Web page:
Music’s most elusive act, Christopher Edwin Breaux, also known as Frank Ocean, has taken the world of music to new depths with not only his incomparable lyricism, but the vulnerability that he expresses through them.
Throughout his career, Ocean has become more open with expressing his sexuality through his art. In July of 2012, Ocean decided to make his first statement addressing his sexuality through an open letter on his . He explained that his first love was indeed a man and gave a detailed account of his loss of love they experienced.
Shortly after his letter was published, his debut album, “Channel Orange,” was released. The letter quickly came into play when listening to the the lyrics on the album’s second song, “Thinkin Bout You.” The lyrics are speculated to be a reference to the first male love discussed in the letter— “You know you were my first time, a new feel.”
With this being the second song on the album, Ocean left room for him to expand on his exploration of his sexuality throughout the rest of the album.
On track 16, “Forrest Gump,” fans were quick to point out that Ocean was singing from the perspective of Jenny, Forrest Gump’s love-interest. Taking inspiration from the infamous, “Run Forrest, Run,” Ocean sings “you run my mind boy/running on my mind boy.”
“Channel Orange” was only the beginning of Ocean being transparent with his sexuality. After a four year hiatus, Ocean came back with a visual album titled, “Endless,” a zine titled, “Boys Don’t Cry” and a second studio album, “Blonde.”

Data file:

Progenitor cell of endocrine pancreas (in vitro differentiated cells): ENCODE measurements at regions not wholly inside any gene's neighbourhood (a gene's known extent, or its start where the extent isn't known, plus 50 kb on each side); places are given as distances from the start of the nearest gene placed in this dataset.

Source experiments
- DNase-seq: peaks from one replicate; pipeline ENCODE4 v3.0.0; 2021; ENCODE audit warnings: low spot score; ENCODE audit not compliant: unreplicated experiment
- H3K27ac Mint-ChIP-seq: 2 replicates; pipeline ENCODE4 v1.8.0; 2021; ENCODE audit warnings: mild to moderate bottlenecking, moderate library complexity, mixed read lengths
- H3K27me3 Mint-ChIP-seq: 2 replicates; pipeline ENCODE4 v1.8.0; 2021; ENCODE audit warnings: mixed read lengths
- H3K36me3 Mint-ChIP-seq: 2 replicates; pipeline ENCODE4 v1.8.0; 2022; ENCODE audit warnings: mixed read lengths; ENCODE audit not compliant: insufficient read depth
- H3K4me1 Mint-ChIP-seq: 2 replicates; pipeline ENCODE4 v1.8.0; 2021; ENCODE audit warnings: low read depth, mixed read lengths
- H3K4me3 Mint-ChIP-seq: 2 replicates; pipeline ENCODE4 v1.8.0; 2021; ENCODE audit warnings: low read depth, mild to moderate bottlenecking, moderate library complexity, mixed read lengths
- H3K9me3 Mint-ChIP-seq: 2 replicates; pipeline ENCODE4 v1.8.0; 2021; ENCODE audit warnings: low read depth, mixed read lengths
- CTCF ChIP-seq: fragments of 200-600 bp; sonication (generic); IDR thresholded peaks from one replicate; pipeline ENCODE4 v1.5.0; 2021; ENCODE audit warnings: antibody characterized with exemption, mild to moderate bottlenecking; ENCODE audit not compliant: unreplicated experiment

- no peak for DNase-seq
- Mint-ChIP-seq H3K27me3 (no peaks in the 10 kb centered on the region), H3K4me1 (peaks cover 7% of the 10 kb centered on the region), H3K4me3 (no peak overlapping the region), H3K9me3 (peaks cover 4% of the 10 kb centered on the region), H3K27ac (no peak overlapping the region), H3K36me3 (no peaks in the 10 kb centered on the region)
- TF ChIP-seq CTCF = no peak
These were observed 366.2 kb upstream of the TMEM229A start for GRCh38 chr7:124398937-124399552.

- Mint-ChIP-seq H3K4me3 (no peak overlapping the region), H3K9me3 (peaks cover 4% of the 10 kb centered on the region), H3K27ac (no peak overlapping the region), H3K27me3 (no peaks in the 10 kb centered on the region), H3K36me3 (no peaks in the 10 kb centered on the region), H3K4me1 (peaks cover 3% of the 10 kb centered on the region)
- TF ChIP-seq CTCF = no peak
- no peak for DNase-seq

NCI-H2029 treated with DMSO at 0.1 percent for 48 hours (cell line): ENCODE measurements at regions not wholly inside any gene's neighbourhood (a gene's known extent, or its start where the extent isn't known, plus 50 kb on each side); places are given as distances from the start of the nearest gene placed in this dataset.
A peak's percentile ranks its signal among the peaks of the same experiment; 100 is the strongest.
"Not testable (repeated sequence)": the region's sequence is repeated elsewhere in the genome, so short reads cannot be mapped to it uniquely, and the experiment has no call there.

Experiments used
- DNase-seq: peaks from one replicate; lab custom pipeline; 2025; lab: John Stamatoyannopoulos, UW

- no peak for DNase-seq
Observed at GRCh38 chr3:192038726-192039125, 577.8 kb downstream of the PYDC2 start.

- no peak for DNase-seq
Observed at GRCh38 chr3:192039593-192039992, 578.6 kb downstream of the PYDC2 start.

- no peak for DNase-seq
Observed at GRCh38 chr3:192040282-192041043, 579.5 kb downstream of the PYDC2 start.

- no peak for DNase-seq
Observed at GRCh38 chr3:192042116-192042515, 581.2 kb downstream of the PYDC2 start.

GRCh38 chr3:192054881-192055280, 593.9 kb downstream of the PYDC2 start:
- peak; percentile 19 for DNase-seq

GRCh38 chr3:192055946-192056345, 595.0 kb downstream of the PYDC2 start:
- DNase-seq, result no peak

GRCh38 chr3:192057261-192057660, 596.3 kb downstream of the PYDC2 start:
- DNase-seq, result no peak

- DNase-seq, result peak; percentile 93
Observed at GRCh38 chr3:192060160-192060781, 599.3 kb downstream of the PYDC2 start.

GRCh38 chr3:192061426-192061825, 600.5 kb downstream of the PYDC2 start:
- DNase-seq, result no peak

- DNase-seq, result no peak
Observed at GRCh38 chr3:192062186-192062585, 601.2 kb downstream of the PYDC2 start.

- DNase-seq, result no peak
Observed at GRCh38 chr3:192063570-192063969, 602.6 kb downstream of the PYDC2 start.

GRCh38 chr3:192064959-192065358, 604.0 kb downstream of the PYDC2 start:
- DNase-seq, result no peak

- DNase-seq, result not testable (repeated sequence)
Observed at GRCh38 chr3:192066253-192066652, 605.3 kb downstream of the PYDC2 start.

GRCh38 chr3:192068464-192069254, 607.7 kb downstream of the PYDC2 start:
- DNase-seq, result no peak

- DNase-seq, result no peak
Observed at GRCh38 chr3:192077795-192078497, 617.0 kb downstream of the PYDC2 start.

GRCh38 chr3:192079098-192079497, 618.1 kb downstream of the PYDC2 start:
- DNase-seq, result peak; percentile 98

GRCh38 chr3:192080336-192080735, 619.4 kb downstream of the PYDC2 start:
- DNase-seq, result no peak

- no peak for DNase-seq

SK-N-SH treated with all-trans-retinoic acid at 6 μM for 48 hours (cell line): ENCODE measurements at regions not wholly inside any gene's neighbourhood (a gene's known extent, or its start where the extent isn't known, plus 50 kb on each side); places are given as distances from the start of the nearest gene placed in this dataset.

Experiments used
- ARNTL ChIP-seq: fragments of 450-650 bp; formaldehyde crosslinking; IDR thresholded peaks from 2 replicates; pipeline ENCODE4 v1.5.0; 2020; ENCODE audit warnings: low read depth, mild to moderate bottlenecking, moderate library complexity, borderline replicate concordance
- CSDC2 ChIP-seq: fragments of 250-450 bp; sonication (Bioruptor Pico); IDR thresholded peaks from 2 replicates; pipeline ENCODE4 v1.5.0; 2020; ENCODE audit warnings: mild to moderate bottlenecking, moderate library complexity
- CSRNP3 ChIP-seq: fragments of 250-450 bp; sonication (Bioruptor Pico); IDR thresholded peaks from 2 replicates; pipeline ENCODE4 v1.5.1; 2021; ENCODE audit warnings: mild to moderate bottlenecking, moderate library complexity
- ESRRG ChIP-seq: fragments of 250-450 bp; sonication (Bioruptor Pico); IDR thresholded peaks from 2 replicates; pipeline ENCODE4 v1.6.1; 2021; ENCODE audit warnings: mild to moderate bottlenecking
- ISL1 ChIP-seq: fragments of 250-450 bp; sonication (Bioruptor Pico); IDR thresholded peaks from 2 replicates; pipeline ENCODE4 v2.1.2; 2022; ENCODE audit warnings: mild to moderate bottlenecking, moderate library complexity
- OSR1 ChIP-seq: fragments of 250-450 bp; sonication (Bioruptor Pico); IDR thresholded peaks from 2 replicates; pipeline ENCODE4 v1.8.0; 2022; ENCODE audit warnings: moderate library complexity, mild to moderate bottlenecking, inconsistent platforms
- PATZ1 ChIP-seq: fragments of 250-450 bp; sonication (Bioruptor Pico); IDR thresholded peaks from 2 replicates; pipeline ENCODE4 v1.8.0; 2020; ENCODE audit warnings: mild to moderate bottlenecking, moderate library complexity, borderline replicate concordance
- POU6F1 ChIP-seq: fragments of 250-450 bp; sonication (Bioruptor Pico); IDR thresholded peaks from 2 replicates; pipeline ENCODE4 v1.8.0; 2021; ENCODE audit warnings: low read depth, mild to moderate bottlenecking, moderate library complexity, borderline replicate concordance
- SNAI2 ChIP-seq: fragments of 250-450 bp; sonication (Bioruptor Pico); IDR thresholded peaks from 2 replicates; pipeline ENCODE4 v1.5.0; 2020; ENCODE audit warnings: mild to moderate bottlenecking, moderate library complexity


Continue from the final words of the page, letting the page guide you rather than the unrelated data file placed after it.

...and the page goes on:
Afterward, Ocean linked his fans to an unexpected eerie livestream of an empty warehouse where he began to build a wooden staircase that became the visual album, “Endless.” The visual album featured a song titled “Comme des Garçons,” the seventh track on the visual album that translates to “likes boys” in French. This became a favorite of many of Ocean’s fans, and a testament to the queer themes throughout his music.
These themes are also prevalent throughout “Blonde” as well. The most noticeable being the difference between the official title of the album and the title on the album art. The long awaited album’s official title is “Blonde,” with an “e,” a word that describes a female with fair hair. The title on the album art is “Blond” without an “e,” which describes a male with fair hair. And although these differences are subtle, they are very intentional to Ocean’s artistic vision and the queer/gender-fluid themes throughout his entire discography.
When he dropped “Nikes,” the first single off of “Blonde,” he accompanied it with a music video. In the music video, Ocean bares a glittering face and eye makeup that showed Ocean’s feminine side, rather than the masculine side he normally portrays. Throughout the rest of the album, queer themes continue.
He is no longer shying away from his authentic self, and it shows not only in his art, but in the different people he inspires.
Ocean’s lyrics and art are some of the most intentional and in depth pieces of work that I have ever experienced as both an appreciative fan and open listener. A listener who is open to and welcomes queer themes and gender fluidity, a listener who would have little to no knowledge about it otherwise. I’m thankful for the conversation that he has opened up around freedom of expression of yourself and themes that would not be relevant in hip-hop and R&B otherwise.
For other artists that incorporate queer themes throughout their music, follow the Daily Lobo Spotify account for our LGBTQ+ playlist that includes Frank Ocean, Kevin Abstract and a few others.
Shayla Cunico is the culture editor and music writer for the Daily Lobo. She can be contacted at firstname.lastname@example.org or on Twitter @ShaylaCunico.